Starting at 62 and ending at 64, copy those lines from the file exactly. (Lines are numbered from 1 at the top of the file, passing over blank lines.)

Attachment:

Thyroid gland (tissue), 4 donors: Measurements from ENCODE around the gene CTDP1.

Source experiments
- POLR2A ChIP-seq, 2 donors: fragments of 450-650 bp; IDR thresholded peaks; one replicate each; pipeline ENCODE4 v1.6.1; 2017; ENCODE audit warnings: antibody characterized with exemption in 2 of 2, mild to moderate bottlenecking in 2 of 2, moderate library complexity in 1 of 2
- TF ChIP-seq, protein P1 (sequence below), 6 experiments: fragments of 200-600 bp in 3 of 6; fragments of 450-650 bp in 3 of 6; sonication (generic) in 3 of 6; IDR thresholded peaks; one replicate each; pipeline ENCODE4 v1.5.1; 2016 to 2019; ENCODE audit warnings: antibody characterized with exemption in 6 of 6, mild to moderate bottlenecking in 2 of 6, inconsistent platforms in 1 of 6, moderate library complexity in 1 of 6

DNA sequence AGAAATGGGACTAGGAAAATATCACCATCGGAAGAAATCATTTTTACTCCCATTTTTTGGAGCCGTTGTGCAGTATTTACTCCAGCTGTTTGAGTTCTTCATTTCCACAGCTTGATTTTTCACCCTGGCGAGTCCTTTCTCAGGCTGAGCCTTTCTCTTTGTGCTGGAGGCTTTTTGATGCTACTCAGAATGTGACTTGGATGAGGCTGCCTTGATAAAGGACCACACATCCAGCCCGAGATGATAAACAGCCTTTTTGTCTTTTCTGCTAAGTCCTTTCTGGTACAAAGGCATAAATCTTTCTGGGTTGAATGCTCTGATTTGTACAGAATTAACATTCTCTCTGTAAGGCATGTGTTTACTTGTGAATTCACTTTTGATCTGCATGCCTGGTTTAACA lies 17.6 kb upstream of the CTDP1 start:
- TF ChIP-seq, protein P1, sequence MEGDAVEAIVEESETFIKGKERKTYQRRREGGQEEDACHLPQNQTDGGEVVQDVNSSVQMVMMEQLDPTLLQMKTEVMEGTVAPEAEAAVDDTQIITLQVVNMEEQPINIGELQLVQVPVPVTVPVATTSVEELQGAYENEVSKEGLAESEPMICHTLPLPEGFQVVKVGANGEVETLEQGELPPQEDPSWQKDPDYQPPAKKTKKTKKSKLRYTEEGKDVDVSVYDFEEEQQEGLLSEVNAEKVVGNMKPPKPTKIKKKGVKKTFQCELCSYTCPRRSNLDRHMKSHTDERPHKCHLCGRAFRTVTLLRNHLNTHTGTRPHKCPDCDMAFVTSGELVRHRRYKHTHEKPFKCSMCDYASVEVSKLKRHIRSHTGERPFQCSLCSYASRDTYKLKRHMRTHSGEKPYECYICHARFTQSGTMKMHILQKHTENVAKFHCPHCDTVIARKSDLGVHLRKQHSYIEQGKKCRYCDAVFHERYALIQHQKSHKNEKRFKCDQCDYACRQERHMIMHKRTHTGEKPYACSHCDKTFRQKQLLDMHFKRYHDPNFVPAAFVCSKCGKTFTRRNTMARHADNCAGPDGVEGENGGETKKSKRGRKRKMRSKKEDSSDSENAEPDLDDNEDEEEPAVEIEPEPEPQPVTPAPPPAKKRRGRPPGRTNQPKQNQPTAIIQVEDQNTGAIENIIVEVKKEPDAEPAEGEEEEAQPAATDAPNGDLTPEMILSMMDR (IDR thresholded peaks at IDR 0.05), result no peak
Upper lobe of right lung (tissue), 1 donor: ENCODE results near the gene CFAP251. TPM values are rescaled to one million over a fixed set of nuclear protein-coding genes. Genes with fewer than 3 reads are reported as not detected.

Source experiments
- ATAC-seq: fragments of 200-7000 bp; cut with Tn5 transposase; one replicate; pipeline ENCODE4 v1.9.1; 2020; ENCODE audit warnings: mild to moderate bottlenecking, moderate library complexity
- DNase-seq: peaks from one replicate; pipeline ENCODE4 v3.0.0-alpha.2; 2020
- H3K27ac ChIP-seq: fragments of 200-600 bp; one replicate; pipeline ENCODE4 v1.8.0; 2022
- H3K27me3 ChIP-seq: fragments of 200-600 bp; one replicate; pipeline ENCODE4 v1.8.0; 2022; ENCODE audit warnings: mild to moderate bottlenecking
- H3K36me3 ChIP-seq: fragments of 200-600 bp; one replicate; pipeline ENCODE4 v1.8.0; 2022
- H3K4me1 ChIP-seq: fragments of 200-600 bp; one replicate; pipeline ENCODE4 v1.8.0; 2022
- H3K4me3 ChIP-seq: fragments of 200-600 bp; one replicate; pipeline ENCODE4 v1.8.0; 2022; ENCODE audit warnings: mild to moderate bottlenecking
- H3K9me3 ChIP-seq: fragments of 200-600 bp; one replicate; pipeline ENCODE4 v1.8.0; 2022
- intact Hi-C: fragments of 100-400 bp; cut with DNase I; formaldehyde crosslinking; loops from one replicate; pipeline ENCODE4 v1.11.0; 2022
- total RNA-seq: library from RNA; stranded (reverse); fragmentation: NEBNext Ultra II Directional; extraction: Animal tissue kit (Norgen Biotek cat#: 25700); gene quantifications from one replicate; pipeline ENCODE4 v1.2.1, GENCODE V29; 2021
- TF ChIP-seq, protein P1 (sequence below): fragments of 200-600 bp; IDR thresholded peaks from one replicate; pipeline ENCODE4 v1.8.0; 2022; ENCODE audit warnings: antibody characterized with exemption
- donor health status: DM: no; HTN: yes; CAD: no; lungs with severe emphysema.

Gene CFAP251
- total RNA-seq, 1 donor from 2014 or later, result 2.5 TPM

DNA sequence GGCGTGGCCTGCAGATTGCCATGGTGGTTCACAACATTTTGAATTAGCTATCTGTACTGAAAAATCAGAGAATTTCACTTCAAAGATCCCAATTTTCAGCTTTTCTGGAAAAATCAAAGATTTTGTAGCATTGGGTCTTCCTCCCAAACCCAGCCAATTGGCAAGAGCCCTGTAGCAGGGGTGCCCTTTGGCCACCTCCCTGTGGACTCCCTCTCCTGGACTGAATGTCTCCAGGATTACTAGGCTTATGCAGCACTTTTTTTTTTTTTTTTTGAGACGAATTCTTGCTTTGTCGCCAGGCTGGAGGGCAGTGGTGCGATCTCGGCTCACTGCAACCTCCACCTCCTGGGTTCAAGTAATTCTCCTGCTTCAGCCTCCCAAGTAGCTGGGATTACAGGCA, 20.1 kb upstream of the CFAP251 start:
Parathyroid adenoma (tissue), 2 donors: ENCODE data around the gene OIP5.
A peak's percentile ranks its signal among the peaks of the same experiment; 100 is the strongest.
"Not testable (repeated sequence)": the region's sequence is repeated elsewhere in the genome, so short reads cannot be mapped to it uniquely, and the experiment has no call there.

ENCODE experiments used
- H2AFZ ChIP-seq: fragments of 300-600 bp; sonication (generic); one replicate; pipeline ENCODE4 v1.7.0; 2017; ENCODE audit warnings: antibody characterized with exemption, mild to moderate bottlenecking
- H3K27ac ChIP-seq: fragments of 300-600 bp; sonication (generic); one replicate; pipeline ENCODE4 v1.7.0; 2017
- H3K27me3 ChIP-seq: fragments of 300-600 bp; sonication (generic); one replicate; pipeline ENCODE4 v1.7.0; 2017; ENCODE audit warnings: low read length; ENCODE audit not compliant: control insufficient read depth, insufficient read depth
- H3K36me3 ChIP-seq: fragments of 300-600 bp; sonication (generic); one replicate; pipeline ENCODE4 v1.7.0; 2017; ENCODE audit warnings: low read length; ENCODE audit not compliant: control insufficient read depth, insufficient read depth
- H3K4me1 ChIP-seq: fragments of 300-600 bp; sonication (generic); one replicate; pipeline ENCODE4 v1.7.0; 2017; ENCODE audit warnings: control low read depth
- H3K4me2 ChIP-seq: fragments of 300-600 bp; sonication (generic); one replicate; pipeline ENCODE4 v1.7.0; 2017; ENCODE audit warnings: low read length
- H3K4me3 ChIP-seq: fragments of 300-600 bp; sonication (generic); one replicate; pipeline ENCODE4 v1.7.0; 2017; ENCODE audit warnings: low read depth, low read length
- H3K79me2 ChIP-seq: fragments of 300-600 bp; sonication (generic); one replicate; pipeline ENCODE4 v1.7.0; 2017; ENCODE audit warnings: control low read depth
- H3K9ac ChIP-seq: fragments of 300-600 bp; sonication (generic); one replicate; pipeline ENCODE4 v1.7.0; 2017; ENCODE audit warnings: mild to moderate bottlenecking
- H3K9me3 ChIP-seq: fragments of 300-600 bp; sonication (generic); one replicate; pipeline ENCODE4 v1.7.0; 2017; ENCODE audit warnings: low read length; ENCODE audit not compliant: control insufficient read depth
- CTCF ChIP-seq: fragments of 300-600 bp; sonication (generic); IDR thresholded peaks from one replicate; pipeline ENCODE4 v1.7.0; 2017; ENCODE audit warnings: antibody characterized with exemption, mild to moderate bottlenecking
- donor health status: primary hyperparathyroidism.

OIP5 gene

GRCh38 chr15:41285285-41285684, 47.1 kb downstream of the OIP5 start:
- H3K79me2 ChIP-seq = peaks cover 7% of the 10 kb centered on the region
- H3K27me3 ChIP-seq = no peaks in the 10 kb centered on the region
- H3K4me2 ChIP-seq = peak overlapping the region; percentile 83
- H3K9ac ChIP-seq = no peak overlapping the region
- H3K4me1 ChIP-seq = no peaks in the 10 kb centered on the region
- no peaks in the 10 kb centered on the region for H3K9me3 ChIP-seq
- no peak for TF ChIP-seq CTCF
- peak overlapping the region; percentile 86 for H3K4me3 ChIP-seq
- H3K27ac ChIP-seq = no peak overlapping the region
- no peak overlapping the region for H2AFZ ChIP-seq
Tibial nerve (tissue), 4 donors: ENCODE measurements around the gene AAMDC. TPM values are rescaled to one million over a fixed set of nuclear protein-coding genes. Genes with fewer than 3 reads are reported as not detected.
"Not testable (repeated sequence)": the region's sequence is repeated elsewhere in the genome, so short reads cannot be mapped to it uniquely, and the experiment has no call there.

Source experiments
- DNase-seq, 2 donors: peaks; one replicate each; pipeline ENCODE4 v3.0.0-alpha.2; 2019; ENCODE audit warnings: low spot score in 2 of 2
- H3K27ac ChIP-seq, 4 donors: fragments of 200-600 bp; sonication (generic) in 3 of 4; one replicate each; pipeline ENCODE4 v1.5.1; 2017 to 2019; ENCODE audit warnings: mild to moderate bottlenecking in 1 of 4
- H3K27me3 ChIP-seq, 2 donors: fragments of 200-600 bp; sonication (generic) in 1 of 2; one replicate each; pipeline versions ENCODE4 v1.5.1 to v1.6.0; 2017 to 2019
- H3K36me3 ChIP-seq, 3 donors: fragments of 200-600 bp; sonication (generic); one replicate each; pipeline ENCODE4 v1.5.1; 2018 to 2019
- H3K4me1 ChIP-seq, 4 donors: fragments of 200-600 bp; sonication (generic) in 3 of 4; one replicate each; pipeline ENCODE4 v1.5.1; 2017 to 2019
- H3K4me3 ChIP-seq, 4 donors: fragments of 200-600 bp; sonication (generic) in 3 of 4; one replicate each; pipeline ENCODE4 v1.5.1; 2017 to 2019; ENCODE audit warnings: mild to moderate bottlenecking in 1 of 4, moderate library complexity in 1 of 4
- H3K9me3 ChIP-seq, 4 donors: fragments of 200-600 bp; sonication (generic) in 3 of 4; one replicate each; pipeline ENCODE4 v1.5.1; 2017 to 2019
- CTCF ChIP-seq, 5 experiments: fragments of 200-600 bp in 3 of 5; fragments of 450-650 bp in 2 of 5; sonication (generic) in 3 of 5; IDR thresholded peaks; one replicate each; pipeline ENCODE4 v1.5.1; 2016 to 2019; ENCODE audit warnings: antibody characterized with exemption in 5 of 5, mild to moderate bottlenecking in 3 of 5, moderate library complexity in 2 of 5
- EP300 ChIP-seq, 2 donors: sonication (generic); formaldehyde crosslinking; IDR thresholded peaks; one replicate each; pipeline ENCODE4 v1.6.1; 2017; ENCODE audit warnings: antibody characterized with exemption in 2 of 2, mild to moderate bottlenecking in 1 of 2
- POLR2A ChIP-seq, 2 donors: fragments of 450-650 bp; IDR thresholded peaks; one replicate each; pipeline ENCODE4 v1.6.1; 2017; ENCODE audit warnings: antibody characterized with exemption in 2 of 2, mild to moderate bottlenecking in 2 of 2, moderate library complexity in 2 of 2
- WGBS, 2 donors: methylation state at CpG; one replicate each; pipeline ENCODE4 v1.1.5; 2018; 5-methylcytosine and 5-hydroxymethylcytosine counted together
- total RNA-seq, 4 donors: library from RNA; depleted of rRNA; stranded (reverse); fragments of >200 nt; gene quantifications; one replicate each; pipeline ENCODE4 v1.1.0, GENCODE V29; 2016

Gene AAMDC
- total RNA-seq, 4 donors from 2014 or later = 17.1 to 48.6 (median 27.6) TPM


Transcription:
- CTCF ChIP-seq, 5 experiments: fragments of 200-600 bp in 3 of 5; fragments of 450-650 bp in 2 of 5; sonication (generic) in 3 of 5; IDR thresholded peaks; one replicate each; pipeline ENCODE4 v1.5.1; 2016 to 2019; ENCODE audit warnings: antibody characterized with exemption in 5 of 5, mild to moderate bottlenecking in 3 of 5, moderate library complexity in 2 of 5
- EP300 ChIP-seq, 2 donors: sonication (generic); formaldehyde crosslinking; IDR thresholded peaks; one replicate each; pipeline ENCODE4 v1.6.1; 2017; ENCODE audit warnings: antibody characterized with exemption in 2 of 2, mild to moderate bottlenecking in 1 of 2
- POLR2A ChIP-seq, 2 donors: fragments of 450-650 bp; IDR thresholded peaks; one replicate each; pipeline ENCODE4 v1.6.1; 2017; ENCODE audit warnings: antibody characterized with exemption in 2 of 2, mild to moderate bottlenecking in 2 of 2, moderate library complexity in 2 of 2